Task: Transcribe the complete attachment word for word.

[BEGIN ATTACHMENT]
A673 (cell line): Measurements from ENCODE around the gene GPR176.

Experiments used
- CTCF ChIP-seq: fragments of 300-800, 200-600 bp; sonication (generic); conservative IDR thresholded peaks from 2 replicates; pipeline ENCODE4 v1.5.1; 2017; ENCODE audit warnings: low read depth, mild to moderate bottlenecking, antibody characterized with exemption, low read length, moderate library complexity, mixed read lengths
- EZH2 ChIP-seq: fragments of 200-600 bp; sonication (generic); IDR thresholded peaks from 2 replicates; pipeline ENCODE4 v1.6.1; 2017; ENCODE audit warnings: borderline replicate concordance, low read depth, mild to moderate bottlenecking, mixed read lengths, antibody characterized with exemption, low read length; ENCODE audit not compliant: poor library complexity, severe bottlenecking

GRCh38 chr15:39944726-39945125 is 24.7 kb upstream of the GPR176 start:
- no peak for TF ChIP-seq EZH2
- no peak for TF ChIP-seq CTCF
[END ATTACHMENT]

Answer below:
A673 (cell line): Measurements from ENCODE around the gene GPR176.

Experiments used
- CTCF ChIP-seq: fragments of 300-800, 200-600 bp; sonication (generic); conservative IDR thresholded peaks from 2 replicates; pipeline ENCODE4 v1.5.1; 2017; ENCODE audit warnings: low read depth, mild to moderate bottlenecking, antibody characterized with exemption, low read length, moderate library complexity, mixed read lengths
- EZH2 ChIP-seq: fragments of 200-600 bp; sonication (generic); IDR thresholded peaks from 2 replicates; pipeline ENCODE4 v1.6.1; 2017; ENCODE audit warnings: borderline replicate concordance, low read depth, mild to moderate bottlenecking, mixed read lengths, antibody characterized with exemption, low read length; ENCODE audit not compliant: poor library complexity, severe bottlenecking

GRCh38 chr15:39944726-39945125 is 24.7 kb upstream of the GPR176 start:
- no peak for TF ChIP-seq EZH2
- no peak for TF ChIP-seq CTCF